The Evolution and Future of Radiology in the United States

Review Article

Austin J Radiol. 2015; 2(7): 1039.

The Evolution and Future of Radiology in the United States

William R Reinus*

Department of Radiology, Temple University Medical School, USA

*Corresponding author: William R Reinus, Department of Radiology, Temple University Medical School, 3410 Broad Street, Philadelphia, PA 19140, USA

Received: January 28, 2015; Accepted: September 24, 2015; Published: October 06, 2015


In the last 30 years the landscape of radiology has changed dramatically. Advances in imaging technology have made medical images increasingly detailed, requiring ever increasing anatomical knowledge, but ironically easier for non-radiologist clinical specialists to interpret. Under fee-for-service and with decreasing reimbursement, clinicians have had incentives to assume some of the previously acknowledged imaging services of radiologists. Today, under the Affordable Care Act, American medicine is moving from a fee-for-service system to one of over-arching capitation where reimbursements are fixed by covered lives and risk is transferred to the clinical provider. This inevitably means fewer diagnostic imaging studies, laboratory examinations and other activities that will reduce the margin of the capitated provider. What is unclear is whether radiologists themselves ultimately will be regarded as a luxury that need not be consulted for all imaging. Thus, radiologists are currently threatened not only by an expected decrease in imaging utilization, but potentially also a reduction in their utilization. To maintain their place in medical care, the specialty will need to adapt, assume new roles and reconsider their traditional work model.

Keywords: Radiology; Imaging; Competition; Capitation; Economics


Economics and politics have in a very short time completely altered the healthcare economic playing field. Fee-for-service is disappearing from American medicine. It is being replaced by largescale capitation with economic risk transference from the insurer alone to the provider, at least as a partner. This shift has momentous in its implications. It implies a complete change in the economic incentives that all providers face and to which they will respond. In overview, it means a change from a piece-work payment system where the more care provided the more revenue generated, regardless of health outcome, to a fixed payment world where the incentive is to strike a balance between the amount of care delivered and optimum patient health outcomes. In this new world, providing more care doesn’t mean more revenue to providers; in fact, it may mean less. Similarly, failing to provide for the best possible health for each individual patient will mean more care consumption and hence lower margins to providers. Thus, a new paradigm is coming into place, where in order to optimize margins; providers must learn just how much care results in the best health outcomes.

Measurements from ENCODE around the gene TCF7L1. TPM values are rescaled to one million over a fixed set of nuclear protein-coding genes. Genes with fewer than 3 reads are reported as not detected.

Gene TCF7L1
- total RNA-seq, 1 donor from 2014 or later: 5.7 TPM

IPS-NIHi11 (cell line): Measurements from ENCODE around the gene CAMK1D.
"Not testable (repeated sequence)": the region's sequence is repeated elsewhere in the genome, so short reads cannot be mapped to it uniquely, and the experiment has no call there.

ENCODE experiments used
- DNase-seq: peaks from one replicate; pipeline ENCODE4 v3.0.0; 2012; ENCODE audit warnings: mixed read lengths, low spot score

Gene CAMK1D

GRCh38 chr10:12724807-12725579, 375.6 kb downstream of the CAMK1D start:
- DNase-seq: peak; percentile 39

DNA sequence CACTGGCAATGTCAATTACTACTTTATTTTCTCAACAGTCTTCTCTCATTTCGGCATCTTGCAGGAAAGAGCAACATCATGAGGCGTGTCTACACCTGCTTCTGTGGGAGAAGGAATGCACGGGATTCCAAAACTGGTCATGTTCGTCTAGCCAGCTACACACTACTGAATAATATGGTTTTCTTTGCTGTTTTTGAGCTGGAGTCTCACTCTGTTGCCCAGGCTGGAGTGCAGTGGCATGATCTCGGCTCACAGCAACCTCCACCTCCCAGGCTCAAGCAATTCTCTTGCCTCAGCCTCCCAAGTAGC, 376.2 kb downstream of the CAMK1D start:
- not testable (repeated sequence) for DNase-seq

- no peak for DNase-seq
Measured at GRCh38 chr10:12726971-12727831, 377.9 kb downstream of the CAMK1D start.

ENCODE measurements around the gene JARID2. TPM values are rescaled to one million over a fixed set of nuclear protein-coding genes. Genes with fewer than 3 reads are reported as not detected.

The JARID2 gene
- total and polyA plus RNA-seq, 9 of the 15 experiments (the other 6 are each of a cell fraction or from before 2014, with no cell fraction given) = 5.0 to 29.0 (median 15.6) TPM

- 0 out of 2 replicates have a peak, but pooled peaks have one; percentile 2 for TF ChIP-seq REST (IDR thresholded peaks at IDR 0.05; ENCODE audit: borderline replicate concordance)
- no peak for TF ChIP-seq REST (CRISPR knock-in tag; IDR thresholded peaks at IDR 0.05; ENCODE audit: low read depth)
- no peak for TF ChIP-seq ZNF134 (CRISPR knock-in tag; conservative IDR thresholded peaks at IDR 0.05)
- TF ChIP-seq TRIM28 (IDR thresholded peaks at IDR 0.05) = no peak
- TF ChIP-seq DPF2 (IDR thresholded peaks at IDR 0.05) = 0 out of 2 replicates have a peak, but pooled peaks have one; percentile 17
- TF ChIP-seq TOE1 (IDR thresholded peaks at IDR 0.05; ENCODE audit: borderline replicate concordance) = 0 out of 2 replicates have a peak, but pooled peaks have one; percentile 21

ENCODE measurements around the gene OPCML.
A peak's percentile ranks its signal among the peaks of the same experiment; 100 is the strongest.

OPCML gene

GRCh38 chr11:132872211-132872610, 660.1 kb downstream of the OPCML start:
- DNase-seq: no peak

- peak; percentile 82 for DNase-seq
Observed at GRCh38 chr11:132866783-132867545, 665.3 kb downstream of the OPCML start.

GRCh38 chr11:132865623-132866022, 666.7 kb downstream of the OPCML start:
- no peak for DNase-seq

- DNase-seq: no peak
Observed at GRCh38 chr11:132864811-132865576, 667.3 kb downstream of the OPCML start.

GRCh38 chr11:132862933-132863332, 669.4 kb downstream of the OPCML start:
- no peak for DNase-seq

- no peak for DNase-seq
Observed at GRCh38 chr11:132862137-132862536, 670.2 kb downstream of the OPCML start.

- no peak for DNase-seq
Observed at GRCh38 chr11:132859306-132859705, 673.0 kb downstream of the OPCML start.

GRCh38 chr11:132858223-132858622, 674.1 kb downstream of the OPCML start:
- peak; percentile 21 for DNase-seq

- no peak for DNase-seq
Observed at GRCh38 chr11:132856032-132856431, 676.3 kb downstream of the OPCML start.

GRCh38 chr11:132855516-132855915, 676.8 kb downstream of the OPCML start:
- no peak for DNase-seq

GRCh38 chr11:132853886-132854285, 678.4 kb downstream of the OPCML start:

It is in this new environment that radiologists must figure out how to remain an integral part of the healthcare delivery system. By virtue not only of the current political and economic changes in American healthcare, but also the massive technological evolution that the field has witnessed in the last decades, the traditional concept of practicing radiology in a central department needs to be reexamined closely and thoughtfully altered or perhaps done away with altogether. Furthermore, with these new incentives, the role of radiologist as thoughtful gatekeeper now merits consideration.

With the development of Computed Tomography (CT) in the late 1970’s and the development of Magnetic Resonance Imaging (MRI) less than a decade later, the field of radiology expanded by leaps and bounds. What was once potentially obscure “shadows” on images have all at once become increasingly evident, detailed and clear, i.e. the sensitivity, specificity and accuracy of imaging studies has greatly improved.

Indeed, advances in these technologies over the subsequent decades have improved to the point that anatomic detail can now be rendered in minute detail at near instantaneous speeds in the case of CT and with very reasonable imaging times in the case of MRI. In fact, these technologies, using state of the art scanners, have made possible dynamic imaging. As a result, CT and MRI scanners have, in large part, supplanted the need for some forms of invasive imaging, particularly diagnostic catheter angiography. What once required a skilled radiologist, using knowledge of vascular flow, anatomy, catheter techniques and some minor surgical skills, can now often be performed using an intravenous catheter and a prescribed imaging algorithm built into the computer of a CT or MR scanner.

Even plain radiographic detail has continued to improve. Because of the development of digital imaging technology, the “shadows” have become progressively clearer and more detailed. This has made analysis of images easier and made some subtleties clearer.

Ultrasound (US) too has undergone marked improvement in imaging capability. Progressively increased megahertz transducers and processing techniques have made US imaging more detailed and easier to interpret. Today, US imaging detail, as with that of CT and MRI, has surpassed that only imagined at the end of the 20th century. US has become something that many specialties, besides cardiology, obstetrics and radiology, use routinely in their practices and thus has become a common clinical tool integrated into the practice of medicine. In the USA we are seeing non-radiologist-involved US imaging by obstetricians, cardiologists, emergency department and urgent care physicians, physical medicine and rehabilitation physicians, rheumatologists and anti-pain physicians.